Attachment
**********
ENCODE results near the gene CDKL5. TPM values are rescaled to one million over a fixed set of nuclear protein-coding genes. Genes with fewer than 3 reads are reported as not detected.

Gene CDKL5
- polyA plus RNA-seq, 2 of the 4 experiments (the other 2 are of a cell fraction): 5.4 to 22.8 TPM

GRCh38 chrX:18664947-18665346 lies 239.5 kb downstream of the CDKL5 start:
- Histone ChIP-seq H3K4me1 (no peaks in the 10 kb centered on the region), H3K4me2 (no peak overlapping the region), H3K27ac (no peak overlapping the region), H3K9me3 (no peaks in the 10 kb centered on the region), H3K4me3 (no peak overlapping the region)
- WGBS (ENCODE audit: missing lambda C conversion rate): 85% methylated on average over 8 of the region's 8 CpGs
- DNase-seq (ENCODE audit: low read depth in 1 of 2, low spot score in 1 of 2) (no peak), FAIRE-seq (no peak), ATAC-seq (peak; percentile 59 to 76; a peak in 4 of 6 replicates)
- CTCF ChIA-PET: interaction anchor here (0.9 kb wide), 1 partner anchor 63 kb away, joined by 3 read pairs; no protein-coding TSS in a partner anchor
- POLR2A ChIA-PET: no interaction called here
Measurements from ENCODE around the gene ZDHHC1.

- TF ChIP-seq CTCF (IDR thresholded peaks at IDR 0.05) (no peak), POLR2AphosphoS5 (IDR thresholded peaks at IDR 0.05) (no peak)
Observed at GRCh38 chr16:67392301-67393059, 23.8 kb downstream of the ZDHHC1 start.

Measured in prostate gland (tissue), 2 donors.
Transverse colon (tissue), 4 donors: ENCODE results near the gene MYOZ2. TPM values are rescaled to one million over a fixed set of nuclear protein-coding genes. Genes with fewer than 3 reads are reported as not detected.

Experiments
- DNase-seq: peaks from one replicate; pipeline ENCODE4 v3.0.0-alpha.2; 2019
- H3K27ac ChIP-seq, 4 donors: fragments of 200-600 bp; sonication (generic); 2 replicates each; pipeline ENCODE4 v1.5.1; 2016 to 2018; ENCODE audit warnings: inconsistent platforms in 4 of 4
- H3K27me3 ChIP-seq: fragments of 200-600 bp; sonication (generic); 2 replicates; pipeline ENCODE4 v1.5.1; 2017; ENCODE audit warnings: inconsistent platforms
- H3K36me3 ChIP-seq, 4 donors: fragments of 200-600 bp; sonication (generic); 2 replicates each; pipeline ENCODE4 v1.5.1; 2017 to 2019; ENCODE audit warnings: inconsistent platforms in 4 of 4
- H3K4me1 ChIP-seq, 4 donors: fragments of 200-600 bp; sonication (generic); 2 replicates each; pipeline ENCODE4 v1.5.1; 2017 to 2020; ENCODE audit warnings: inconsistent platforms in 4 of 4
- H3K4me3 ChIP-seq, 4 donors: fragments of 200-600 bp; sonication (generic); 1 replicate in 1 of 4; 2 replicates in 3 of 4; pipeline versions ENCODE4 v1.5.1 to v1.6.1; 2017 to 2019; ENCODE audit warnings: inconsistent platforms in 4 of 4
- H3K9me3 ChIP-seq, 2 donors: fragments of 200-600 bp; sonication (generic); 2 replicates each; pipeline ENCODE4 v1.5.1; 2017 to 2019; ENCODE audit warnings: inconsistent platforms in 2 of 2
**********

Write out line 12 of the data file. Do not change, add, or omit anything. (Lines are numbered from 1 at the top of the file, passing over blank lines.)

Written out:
Observed at GRCh38 chr16:67392301-67393059, 23.8 kb downstream of the ZDHHC1 start.